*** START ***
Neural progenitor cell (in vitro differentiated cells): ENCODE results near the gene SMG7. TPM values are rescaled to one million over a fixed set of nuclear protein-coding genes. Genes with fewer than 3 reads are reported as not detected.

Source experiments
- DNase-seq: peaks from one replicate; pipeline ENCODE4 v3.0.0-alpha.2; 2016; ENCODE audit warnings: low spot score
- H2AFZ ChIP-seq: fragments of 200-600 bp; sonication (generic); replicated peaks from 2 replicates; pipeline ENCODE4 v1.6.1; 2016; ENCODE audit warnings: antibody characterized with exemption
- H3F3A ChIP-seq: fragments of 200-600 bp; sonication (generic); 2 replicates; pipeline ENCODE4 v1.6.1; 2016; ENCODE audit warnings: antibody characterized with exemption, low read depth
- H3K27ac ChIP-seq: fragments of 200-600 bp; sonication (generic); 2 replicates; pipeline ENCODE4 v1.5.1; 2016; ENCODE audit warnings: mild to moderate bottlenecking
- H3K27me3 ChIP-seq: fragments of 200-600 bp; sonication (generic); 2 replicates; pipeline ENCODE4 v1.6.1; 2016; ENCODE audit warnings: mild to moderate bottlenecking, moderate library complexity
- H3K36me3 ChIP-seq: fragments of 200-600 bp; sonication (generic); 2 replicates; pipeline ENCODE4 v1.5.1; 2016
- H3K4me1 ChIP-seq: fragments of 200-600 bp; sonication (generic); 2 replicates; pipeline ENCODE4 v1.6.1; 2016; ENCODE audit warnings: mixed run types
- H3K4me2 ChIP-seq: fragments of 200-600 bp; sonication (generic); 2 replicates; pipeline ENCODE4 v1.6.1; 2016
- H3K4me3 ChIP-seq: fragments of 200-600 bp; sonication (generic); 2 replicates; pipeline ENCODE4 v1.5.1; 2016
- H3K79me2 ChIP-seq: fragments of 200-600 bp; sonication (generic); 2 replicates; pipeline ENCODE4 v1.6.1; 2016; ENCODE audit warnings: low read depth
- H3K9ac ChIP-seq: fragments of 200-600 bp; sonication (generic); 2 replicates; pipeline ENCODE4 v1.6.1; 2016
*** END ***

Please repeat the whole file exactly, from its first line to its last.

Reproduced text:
Neural progenitor cell (in vitro differentiated cells): ENCODE results near the gene SMG7. TPM values are rescaled to one million over a fixed set of nuclear protein-coding genes. Genes with fewer than 3 reads are reported as not detected.

Source experiments
- DNase-seq: peaks from one replicate; pipeline ENCODE4 v3.0.0-alpha.2; 2016; ENCODE audit warnings: low spot score
- H2AFZ ChIP-seq: fragments of 200-600 bp; sonication (generic); replicated peaks from 2 replicates; pipeline ENCODE4 v1.6.1; 2016; ENCODE audit warnings: antibody characterized with exemption
- H3F3A ChIP-seq: fragments of 200-600 bp; sonication (generic); 2 replicates; pipeline ENCODE4 v1.6.1; 2016; ENCODE audit warnings: antibody characterized with exemption, low read depth
- H3K27ac ChIP-seq: fragments of 200-600 bp; sonication (generic); 2 replicates; pipeline ENCODE4 v1.5.1; 2016; ENCODE audit warnings: mild to moderate bottlenecking
- H3K27me3 ChIP-seq: fragments of 200-600 bp; sonication (generic); 2 replicates; pipeline ENCODE4 v1.6.1; 2016; ENCODE audit warnings: mild to moderate bottlenecking, moderate library complexity
- H3K36me3 ChIP-seq: fragments of 200-600 bp; sonication (generic); 2 replicates; pipeline ENCODE4 v1.5.1; 2016
- H3K4me1 ChIP-seq: fragments of 200-600 bp; sonication (generic); 2 replicates; pipeline ENCODE4 v1.6.1; 2016; ENCODE audit warnings: mixed run types
- H3K4me2 ChIP-seq: fragments of 200-600 bp; sonication (generic); 2 replicates; pipeline ENCODE4 v1.6.1; 2016
- H3K4me3 ChIP-seq: fragments of 200-600 bp; sonication (generic); 2 replicates; pipeline ENCODE4 v1.5.1; 2016
- H3K79me2 ChIP-seq: fragments of 200-600 bp; sonication (generic); 2 replicates; pipeline ENCODE4 v1.6.1; 2016; ENCODE audit warnings: low read depth
- H3K9ac ChIP-seq: fragments of 200-600 bp; sonication (generic); 2 replicates; pipeline ENCODE4 v1.6.1; 2016